December 16, 2015
Too often the therapist arrives at a patient’s home and the child is slow to engage in therapy activities or even separate from the parent or caregiver. NOW, the question is what to do to help the child separate more easily and prepare the child to engage in therapy activities. It is always easier to engage a child if you have a variety of tool techniques in your TOOL BOX. These are just a few tools that may be helpful to the therapist and the parent.
Infant massage techniques provide non-threatening touch in an easy delivery approach which can be done with the child still in the parent’s lap/arms or with the child lying on the floor. Simply giving a moderate stroking pressure to the back from the shoulders to the waist/diaper line can be very calming. Also the “Cross My Heart” pattern in the back massage strokes incorporates strokes from the LEFT shoulder to the RIGHT side of the waist/hip and the RIGHT shoulder to the LEFT waist/hip by crossing the midline using a firm pressure with the fingertips. These two massages help provide a non-threatening touch through deep pressure even for those children with tactile defensive behaviors as well as facilitating organization around the midline. Both of these techniques segway well into use of the components of the Wilbarger brushing protocol, joint compressions alone, and/or Brain Gym activities.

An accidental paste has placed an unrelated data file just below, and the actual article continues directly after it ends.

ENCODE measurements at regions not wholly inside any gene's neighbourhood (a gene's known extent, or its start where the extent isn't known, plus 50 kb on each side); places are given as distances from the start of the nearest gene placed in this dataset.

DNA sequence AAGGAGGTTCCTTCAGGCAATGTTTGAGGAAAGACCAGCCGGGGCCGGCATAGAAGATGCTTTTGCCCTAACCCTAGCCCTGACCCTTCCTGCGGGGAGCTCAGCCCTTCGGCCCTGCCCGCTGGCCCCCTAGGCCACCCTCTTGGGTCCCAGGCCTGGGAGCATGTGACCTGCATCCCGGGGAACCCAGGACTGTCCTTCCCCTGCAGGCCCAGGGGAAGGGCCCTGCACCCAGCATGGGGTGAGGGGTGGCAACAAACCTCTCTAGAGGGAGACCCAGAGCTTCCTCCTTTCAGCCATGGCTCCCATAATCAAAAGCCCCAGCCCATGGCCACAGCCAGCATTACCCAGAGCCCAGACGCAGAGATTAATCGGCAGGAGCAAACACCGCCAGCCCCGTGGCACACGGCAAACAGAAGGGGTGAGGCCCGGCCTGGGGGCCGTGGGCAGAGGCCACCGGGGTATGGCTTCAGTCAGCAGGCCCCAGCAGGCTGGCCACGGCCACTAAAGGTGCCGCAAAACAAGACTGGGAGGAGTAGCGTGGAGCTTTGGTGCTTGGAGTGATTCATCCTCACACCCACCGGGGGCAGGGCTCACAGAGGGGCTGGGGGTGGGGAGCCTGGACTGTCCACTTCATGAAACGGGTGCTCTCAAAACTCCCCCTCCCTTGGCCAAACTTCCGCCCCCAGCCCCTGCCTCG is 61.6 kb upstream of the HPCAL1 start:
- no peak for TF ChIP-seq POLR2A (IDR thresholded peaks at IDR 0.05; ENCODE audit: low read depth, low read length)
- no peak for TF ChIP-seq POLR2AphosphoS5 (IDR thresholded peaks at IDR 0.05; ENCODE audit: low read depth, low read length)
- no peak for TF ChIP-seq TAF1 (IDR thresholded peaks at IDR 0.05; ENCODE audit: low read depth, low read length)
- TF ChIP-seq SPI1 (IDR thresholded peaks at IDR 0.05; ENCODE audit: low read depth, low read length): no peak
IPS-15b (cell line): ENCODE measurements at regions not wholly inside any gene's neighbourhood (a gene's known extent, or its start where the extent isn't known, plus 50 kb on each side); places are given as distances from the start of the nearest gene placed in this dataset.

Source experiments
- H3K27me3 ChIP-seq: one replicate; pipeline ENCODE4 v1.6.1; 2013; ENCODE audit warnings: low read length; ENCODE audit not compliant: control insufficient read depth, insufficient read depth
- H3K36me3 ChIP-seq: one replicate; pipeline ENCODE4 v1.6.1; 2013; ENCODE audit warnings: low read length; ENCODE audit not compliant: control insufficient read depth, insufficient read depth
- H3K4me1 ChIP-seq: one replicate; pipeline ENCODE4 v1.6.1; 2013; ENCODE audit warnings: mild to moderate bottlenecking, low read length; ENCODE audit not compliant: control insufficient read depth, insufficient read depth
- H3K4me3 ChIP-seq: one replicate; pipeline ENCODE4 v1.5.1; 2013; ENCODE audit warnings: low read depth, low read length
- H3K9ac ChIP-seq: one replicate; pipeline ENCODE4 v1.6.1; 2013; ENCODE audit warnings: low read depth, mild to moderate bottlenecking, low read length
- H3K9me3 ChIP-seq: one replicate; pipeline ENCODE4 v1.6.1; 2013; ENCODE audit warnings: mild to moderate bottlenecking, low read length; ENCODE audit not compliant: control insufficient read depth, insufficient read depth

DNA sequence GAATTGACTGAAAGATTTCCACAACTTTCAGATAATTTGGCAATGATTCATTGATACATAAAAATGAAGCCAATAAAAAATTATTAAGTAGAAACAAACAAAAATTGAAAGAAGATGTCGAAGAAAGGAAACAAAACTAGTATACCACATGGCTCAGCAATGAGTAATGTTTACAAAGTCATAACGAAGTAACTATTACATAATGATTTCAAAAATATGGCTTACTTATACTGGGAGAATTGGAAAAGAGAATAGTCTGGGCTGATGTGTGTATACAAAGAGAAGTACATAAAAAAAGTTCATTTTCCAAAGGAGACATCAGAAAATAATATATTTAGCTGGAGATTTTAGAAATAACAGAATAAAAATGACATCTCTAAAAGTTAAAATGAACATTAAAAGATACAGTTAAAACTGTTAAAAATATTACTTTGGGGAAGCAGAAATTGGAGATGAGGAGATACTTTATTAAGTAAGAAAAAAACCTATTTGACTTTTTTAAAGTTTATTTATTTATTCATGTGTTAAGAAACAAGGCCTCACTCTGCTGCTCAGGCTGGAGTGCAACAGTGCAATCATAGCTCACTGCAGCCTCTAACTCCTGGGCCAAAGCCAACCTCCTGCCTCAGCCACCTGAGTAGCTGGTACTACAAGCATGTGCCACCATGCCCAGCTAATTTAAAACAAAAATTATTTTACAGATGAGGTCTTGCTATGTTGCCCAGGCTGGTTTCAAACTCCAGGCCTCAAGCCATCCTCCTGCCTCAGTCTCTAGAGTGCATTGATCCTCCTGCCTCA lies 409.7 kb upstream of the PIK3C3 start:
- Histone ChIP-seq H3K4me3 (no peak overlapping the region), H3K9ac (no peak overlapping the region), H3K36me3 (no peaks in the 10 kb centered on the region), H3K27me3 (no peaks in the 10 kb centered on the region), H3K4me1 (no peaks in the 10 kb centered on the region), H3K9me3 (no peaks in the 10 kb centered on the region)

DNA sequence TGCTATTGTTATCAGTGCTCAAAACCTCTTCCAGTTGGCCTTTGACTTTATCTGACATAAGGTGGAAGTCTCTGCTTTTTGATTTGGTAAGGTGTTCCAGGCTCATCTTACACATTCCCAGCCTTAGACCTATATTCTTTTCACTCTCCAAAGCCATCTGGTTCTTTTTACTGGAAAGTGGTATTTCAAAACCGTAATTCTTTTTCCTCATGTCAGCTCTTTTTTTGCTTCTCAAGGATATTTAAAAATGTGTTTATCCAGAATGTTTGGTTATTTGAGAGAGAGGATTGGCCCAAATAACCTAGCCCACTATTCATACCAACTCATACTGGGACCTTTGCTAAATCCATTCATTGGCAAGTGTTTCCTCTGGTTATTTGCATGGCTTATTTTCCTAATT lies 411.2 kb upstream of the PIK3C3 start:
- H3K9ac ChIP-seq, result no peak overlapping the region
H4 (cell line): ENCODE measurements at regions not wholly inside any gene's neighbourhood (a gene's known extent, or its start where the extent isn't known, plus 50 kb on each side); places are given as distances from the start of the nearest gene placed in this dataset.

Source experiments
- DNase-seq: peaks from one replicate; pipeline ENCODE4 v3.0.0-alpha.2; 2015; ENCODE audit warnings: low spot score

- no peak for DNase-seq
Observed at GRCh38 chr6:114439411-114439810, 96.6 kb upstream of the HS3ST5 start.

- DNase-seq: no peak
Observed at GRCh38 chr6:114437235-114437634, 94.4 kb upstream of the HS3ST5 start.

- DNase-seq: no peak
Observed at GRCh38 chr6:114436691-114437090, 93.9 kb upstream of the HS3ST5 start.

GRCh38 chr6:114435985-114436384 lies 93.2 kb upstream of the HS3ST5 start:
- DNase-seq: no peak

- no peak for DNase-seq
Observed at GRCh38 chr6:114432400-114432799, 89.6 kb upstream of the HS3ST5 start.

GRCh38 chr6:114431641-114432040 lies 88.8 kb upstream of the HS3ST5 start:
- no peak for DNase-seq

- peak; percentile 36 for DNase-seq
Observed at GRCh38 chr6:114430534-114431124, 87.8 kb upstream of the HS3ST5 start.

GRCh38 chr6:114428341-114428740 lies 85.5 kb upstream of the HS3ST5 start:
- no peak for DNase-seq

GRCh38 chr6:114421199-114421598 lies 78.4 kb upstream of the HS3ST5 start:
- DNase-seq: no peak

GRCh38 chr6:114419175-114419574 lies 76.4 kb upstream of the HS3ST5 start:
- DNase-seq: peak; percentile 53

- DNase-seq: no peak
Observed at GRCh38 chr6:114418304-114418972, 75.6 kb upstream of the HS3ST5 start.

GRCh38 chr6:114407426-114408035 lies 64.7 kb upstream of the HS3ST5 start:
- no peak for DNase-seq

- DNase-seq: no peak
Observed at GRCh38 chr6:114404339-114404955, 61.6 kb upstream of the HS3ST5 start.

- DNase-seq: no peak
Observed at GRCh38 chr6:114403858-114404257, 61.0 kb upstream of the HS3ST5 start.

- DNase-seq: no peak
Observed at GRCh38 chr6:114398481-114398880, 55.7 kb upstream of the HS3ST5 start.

If the child is not on the Wilbarger brushing protocol as part of his intervention plan, joint compressions can be done alone. This can be very effective even while the child is sitting in the parent’s lap for additional calming and trust development. The addition of music through a song such as the ABC Song or a counting song makes the activity even more effective.
Another activity involves incorporation of a Brain Gym cross body activity. One activity that been quite successful is “Head, Shoulders, Knees and Toes” while engaging the child in imitation of the Cross Body pattern using the RIGHT hand to touch the LEFT side of the head and the LEFT hand to touch the RIGHT side of the head. Continue to repeat the pattern with the shoulders, knees and toes. This activity is successful with SLPs, OTs/PTs alike in helping to meet goals for bilateral coordination and language development. This is also a FUN FAMILY activity that is good for all of the children, parents TOO.
Another engagement strategy is rolling a 6-8” ball down the child’s back then outline each of his extremities(arms/legs) with the ball using a firm pressure. This activity also has a calming effect and increases the body awareness through the tactile system in the skin.
One last activity recommendation involves using musical instruments such as rhythm sticks (drum sticks or dowels), bells, or tambourines. Children seem to engage more easily with the vibration and silly songs that are included when introducing the instruments. This activity works well as part of developing posture by reaching to “drum” on varied surfaces to the front and each side. Children love hearing the different sounds made by different surfaces; this usually brings smiles to their faces. Try arranging a variety of surfaces around the child or ask the child to arrange different surfaces and create a pattern with sounds or colors.
These activities used to engage children in therapy sessions can easily be taught to parents/caregivers for Home Exercise Programs (HEP) and have been “kid-tested” for non-threatening activities in a varied pediatric population.